HR’s big gamble: sector focus on casinos

The UK’s first super-casinos are set to open in 2007, but how are HR professionals in this controversial sector squaring up to the challenge? Virginia Matthews reports.

It’s a business that draws in almost three-quarters of the population, is popular with the Royal Family, and is constantly finding novel ways to attract punters via the internet, digital TV and mobile phones.

Gambling is big news in the UK, and aided by its deregulation last year, it is growing fast. The Millennium Dome in south-east London is just one of the names on a shortlist for the UK’s first Las Vegas-style ‘mega-casino’, while a further 16 licences for smaller casinos across the UK are set to be granted.

The Gambling Act 2005 has turned the industry into just another branch of the leisure market, with all the skills and staffing issues that entails. There are a number of challenges ahead for HR managers in the sector. In May, a group of HR professionals met with government-appointed regulators to hammer out controls on the industry.

One of the key issues they intend to deal with is corporate social responsibility. Workers in the industry will need to be trained to recognise the signs of problem gambling and intervene if someone has a problem – for example, individuals trying to borrow money from other customers or ‘chasing losses’.

Solutions might range from simply talking to the individual and making sure they know where help is available, to barring them from an entire chain of outlets.

In the spotlight

Although operators grumble that UK betting and gaming is one of the most heavily regulated sectors in the world, HR professionals believe that the new spotlight being cast on the business will ultimately be good for staff, as well as profits.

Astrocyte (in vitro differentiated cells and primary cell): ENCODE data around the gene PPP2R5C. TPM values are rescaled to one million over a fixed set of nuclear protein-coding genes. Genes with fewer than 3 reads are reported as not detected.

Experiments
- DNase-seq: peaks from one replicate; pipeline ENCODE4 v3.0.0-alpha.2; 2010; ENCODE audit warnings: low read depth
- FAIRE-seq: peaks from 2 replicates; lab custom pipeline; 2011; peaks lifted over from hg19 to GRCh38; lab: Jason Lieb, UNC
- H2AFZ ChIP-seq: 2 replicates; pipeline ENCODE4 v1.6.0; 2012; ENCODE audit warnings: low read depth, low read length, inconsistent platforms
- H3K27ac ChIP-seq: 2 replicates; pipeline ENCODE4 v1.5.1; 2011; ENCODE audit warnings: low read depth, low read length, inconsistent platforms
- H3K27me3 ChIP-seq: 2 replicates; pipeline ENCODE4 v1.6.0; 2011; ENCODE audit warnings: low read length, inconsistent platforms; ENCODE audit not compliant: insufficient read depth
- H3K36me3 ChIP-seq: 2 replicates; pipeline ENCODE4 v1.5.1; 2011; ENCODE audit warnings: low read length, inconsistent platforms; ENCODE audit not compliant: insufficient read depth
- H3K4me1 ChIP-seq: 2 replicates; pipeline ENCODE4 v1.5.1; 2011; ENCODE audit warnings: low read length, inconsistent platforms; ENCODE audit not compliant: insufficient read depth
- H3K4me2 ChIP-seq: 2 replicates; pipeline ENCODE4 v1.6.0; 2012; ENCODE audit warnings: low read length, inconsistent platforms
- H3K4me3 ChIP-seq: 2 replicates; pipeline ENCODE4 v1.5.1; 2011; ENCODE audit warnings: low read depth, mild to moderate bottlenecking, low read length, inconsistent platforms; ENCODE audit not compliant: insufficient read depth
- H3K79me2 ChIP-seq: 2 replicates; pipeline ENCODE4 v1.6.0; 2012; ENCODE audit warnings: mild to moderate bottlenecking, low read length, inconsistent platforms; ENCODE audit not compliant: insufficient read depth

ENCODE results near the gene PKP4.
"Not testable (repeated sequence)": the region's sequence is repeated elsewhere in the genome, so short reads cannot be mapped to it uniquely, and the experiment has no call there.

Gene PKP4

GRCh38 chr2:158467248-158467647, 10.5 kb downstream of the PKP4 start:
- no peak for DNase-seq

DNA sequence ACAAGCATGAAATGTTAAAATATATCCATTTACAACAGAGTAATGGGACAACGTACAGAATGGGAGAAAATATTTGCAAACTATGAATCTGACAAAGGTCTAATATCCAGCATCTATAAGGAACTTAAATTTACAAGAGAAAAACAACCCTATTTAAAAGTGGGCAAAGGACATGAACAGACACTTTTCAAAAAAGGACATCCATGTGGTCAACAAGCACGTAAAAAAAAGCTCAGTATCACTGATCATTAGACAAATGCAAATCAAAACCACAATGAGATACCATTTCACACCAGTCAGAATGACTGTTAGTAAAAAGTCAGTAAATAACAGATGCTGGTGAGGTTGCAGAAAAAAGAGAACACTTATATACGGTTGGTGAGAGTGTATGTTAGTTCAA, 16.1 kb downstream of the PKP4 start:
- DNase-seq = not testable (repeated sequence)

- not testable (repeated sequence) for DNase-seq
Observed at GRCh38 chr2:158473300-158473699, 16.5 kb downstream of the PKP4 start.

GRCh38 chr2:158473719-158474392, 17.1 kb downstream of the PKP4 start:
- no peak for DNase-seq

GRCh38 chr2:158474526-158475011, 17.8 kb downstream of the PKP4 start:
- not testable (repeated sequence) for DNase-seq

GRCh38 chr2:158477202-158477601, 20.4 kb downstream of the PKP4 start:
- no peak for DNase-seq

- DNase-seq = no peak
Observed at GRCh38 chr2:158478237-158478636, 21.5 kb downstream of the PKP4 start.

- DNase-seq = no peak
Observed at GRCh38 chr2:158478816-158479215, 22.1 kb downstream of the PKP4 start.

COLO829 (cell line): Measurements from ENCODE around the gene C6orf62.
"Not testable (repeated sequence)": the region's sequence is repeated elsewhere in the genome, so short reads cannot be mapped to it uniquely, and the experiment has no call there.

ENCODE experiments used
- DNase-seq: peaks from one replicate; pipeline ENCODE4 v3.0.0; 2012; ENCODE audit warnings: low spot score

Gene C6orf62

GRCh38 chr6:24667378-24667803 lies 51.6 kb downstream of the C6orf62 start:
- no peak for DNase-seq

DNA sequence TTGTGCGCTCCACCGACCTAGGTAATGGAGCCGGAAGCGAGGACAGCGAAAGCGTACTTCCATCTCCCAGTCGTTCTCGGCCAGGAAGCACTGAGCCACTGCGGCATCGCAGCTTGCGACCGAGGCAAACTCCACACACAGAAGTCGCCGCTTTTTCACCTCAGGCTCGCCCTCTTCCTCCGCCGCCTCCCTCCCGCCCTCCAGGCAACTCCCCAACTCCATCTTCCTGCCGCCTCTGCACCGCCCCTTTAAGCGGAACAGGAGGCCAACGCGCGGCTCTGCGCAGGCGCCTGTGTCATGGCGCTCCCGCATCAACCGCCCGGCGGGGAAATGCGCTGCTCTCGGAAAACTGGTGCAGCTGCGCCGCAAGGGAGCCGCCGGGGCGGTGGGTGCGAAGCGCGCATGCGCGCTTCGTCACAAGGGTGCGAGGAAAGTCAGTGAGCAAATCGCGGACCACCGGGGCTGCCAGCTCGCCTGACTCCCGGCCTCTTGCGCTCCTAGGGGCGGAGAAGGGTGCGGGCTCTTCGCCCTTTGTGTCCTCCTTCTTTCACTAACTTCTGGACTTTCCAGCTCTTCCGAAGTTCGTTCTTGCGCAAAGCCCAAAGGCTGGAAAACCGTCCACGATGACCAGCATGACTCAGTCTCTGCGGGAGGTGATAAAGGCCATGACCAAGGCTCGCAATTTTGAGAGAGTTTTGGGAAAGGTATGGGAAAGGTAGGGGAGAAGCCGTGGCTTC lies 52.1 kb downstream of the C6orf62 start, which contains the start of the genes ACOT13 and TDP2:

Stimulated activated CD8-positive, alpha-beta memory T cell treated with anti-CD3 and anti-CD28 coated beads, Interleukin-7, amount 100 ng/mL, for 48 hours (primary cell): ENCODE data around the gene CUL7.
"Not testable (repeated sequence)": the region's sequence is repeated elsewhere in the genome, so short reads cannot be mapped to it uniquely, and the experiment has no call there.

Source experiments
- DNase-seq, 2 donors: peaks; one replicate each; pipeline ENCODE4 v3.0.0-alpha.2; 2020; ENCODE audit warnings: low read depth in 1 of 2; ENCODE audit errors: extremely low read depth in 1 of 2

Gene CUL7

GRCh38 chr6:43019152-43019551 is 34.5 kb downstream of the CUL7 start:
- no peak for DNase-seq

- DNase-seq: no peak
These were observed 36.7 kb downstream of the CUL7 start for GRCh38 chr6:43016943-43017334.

Neal Young, group HR director at giant Gala Coral, believes that despite its sometimes shady image, gambling has much to be proud of. It might come as a surprise to hear that the sector attracts a large number of graduate recruits each year, either as temporary croupiers or potential management trainees.

“The betting and gaming sector needs to come of age in the recruitment market and show people that it is already a very professional employment sector,” says Young. “We are leading the way in trying to demonstrate that the business is a bone fide career opportunity – not just for younger people, but for everyone with an interest in taking a bet.”

HR multiplier

Although social responsibility makes headlines, the bigger operators say they have already made enormous strides in complying with regulators and that it is gambling’s new, more open image that is more significant in the long term.

Since deregulation, says Vince Jewitt, head of regional operations in the south for Stanley Casinos, the roulette wheel and blackjack table have seen a remarkable influx of women and younger couples – a trend he hopes will continue. A diverse mix of staff will promote this trend.

“People come into casinos thinking everyone is going to be a James Bond-type in a tuxedo or an upper-class twit, but the many misconceptions about gambling are something we wish to correct,” says Jewitt.